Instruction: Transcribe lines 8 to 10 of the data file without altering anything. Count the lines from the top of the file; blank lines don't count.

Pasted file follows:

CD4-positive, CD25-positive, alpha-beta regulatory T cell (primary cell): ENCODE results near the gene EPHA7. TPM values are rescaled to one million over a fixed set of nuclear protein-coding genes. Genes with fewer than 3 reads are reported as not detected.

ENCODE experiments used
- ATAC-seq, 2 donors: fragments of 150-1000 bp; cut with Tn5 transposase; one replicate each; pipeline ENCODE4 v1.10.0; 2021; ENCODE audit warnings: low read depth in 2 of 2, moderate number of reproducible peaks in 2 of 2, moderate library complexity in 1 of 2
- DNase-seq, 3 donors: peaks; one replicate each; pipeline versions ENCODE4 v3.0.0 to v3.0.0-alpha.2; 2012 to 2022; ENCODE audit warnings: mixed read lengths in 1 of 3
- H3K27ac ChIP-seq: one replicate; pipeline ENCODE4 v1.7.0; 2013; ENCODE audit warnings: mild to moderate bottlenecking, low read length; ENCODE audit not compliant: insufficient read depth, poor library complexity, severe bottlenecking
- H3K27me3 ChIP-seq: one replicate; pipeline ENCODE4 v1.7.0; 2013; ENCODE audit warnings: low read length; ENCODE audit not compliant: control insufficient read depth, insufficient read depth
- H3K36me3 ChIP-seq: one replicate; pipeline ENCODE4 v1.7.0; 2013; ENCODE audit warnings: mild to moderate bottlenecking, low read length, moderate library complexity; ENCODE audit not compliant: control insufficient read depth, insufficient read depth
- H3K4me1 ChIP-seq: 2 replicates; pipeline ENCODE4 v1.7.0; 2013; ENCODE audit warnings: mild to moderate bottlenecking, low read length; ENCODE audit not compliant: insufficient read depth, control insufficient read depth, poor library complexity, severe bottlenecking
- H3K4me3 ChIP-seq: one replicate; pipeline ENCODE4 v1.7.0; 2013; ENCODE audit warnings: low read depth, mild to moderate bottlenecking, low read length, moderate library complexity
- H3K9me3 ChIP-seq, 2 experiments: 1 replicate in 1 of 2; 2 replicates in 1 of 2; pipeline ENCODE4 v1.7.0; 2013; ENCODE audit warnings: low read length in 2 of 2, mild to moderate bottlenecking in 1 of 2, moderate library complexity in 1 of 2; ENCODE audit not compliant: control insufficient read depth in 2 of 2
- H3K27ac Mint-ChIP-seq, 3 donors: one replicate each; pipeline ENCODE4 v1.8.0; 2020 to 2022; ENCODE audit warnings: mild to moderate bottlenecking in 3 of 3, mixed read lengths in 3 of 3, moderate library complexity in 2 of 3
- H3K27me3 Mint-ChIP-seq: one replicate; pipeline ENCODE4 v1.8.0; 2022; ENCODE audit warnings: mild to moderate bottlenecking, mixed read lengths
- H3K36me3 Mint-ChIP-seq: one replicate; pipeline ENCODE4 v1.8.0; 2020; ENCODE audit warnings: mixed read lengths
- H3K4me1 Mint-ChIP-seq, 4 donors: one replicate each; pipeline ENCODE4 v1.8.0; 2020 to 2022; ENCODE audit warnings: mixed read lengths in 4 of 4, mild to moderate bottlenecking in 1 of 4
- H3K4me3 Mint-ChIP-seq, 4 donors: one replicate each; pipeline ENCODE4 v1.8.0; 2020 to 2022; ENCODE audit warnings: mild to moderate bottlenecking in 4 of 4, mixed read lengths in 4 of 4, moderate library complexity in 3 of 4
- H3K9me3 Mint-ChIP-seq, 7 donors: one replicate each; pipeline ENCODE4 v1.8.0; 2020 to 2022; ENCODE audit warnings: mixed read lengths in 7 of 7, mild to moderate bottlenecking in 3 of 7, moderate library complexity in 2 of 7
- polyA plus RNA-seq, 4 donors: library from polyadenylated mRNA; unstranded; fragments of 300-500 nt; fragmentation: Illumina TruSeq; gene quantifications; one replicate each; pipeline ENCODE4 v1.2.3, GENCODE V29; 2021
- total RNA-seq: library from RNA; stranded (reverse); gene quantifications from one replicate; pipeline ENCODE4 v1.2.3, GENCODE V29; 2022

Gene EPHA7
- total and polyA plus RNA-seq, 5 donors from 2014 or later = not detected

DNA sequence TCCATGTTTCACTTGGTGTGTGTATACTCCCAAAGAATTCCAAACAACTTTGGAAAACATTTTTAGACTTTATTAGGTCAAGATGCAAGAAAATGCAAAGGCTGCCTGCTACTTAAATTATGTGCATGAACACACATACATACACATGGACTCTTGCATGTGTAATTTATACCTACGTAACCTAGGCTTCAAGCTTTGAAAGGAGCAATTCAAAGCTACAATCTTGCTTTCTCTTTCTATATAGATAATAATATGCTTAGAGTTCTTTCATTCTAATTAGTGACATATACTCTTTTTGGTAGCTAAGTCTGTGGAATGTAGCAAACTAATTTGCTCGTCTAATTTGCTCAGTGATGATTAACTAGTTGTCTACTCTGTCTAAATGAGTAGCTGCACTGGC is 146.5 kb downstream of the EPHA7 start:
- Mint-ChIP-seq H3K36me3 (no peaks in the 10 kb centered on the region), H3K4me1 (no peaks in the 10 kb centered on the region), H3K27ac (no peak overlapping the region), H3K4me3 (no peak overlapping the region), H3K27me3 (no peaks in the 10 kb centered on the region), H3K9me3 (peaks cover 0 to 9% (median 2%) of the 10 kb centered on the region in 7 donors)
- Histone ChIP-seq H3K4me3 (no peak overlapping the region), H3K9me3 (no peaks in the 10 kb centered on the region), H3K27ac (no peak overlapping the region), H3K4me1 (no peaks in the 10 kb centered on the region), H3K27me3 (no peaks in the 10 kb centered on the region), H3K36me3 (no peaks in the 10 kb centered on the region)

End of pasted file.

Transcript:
- H3K4me1 ChIP-seq: 2 replicates; pipeline ENCODE4 v1.7.0; 2013; ENCODE audit warnings: mild to moderate bottlenecking, low read length; ENCODE audit not compliant: insufficient read depth, control insufficient read depth, poor library complexity, severe bottlenecking
- H3K4me3 ChIP-seq: one replicate; pipeline ENCODE4 v1.7.0; 2013; ENCODE audit warnings: low read depth, mild to moderate bottlenecking, low read length, moderate library complexity
- H3K9me3 ChIP-seq, 2 experiments: 1 replicate in 1 of 2; 2 replicates in 1 of 2; pipeline ENCODE4 v1.7.0; 2013; ENCODE audit warnings: low read length in 2 of 2, mild to moderate bottlenecking in 1 of 2, moderate library complexity in 1 of 2; ENCODE audit not compliant: control insufficient read depth in 2 of 2